Breaking: Thomas Carlisle puts your money where his mouth is
Thomas Carlisle, the brain behind the best-selling book the Acquirer’s Multiple, is putting your money where his mouth is, listing an ETF that follows the value investing principles laid out in his books.
The Acquirers Fund (ZIG), which will begin trading on the NYSE next month, will follow the deep value investment strategy that he sets out in his books. It tracks an index composed of a 130% long position on deep value US large caps and a 30% short position the “most overvalued, fundamentally weak,” US large caps, the prospectus says.
To decide which companies are valued and overvalued, the index uses a several-step process. It starts by evaluating companies for fraud, earnings manipulation and financial distress. And then moves on to outright stock picking.
Each potential long component is examined for “a margin of safety” in three ways:
(a) a wide discount to a conservative valuation,
(b) a strong, liquid balance sheet,
(c) a robust business capable of generating free cash flows.
Each potential short component is examined to identify
(a) a large premium to an optimistic valuation,
(b) a weak, distressed balance sheet, and
(c) a deteriorating business and stock price.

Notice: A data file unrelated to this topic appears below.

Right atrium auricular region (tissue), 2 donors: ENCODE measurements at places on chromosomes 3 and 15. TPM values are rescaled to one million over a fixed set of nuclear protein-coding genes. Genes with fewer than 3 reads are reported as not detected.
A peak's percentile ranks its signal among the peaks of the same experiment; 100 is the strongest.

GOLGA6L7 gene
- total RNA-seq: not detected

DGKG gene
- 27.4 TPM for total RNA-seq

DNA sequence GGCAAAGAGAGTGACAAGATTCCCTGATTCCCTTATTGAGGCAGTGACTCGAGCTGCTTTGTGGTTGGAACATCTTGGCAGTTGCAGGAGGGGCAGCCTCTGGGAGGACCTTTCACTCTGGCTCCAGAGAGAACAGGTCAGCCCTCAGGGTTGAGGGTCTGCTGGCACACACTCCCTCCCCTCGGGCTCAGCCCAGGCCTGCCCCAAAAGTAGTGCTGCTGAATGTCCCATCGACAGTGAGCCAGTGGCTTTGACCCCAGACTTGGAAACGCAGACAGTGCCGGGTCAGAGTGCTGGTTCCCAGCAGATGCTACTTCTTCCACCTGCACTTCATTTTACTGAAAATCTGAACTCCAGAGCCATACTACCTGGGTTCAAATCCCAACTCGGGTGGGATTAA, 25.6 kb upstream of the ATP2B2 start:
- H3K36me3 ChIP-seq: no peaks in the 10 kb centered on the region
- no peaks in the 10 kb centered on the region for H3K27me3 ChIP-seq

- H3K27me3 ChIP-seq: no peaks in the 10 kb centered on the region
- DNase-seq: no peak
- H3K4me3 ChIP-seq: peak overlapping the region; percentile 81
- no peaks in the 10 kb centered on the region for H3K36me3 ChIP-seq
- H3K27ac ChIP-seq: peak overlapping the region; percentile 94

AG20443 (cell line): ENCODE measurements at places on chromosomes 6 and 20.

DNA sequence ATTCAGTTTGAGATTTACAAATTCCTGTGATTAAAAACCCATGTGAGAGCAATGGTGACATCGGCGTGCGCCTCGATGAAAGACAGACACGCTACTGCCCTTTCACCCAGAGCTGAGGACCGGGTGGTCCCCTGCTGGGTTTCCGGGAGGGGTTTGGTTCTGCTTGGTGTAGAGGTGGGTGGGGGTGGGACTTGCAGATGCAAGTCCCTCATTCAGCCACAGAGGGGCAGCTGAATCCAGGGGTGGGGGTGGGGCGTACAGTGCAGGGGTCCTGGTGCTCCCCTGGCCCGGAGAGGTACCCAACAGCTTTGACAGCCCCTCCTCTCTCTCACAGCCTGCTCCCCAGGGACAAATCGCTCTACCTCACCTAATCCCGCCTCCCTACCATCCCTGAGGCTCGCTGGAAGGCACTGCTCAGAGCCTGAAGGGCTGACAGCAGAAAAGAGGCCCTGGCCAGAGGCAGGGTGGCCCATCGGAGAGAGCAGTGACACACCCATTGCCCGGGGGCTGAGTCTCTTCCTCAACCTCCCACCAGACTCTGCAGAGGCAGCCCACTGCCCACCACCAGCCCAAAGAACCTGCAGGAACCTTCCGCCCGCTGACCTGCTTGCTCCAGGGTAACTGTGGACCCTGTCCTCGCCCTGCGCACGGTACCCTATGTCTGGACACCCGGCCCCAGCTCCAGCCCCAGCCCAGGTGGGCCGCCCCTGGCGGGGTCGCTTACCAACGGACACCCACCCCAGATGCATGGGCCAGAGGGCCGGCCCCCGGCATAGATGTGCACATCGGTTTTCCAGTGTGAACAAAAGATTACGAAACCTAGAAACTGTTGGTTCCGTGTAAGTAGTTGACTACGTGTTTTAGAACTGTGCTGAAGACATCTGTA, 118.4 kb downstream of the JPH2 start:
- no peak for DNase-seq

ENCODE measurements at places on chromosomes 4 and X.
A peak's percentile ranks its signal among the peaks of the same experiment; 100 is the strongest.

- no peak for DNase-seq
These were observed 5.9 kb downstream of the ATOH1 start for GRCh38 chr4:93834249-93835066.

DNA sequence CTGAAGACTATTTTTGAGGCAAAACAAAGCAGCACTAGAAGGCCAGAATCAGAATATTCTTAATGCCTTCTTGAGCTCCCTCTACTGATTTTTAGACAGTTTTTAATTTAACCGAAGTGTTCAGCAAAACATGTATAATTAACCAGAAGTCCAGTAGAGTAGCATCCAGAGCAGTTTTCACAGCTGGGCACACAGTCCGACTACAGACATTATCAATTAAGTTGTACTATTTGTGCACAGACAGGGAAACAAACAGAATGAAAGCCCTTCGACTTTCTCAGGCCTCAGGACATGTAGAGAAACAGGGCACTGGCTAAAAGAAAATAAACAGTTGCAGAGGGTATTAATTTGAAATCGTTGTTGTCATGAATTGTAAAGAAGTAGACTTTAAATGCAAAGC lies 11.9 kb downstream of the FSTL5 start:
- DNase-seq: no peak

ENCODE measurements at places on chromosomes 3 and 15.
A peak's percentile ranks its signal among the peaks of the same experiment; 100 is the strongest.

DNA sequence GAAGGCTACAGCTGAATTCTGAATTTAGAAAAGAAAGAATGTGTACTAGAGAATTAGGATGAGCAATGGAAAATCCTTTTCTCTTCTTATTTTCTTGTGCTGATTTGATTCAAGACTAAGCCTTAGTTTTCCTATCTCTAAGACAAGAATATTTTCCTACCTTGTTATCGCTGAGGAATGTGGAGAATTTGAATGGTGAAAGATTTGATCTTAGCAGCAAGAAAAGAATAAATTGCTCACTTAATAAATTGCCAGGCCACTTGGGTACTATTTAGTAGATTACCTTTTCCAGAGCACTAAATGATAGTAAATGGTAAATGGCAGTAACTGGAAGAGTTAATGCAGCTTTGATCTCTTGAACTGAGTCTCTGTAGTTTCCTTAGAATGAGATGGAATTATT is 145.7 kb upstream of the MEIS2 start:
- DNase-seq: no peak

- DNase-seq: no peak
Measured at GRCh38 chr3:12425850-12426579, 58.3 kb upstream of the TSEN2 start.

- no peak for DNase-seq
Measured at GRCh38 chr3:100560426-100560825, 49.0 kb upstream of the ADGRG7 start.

As a final measure, the index conducts “a forensic-accounting due diligence review” of the companies,
Companies that jump through all these hoops are included. Each undervalued position will be weighted to about 4% while each overvalued position will be shorted to about 1% of the Index value. The Index is reconstituted and rebalanced quarterly.
Analysis – I’m not so sure
For me, this listing raises a number of questions:
- If this fund can reliably produce alpha, why isn’t it launching as a hedge fund and charging 2/20? A lot of active managers in recent years have left the hedge fund industry and come over to ETFs. The explanation they often give is that they believe in ‘democratising’ finance. They believe in helping out the little guy and believe ETFs are the better way to do that. My own, perhaps cynical, view is that active managers have been unsuccessful in selling alpha to institutional investors, so they’ve started selling high priced beta to advisors via ETFs. So for me a big question mark here is: if there is alpha to be had here it should be a high fee hedge fund.
- From what I’ve seen, none of the deep value ETFs have beaten the S&P 500 the past five years. The Deep Value ETF (DVP); Meb Faber’s global value ETF (GVAL); AGFiQ’s market neutral value fund (CHEP) – none of them are providing a return above the market. ZIG is another deep value ETF. In defence of the value approach, quants like Larry Swedroe say that “ten years is nothing” and that value can underperform for long periods. We’ve been here before, they argue, the academic evidence is strong. For my part, I’d rather wait and see.
- Have large cap value stocks become too crowded a trade? Every time a US blue chip blows 20% of its price, legions of value investors steam in. The most recent example of this seems to be Boeing. After its 737 Max killed 300 people, Boeing’s share price remained at near all-time highs. Every time it dipped it was bought back up, something we’ve seen with Facebook as well.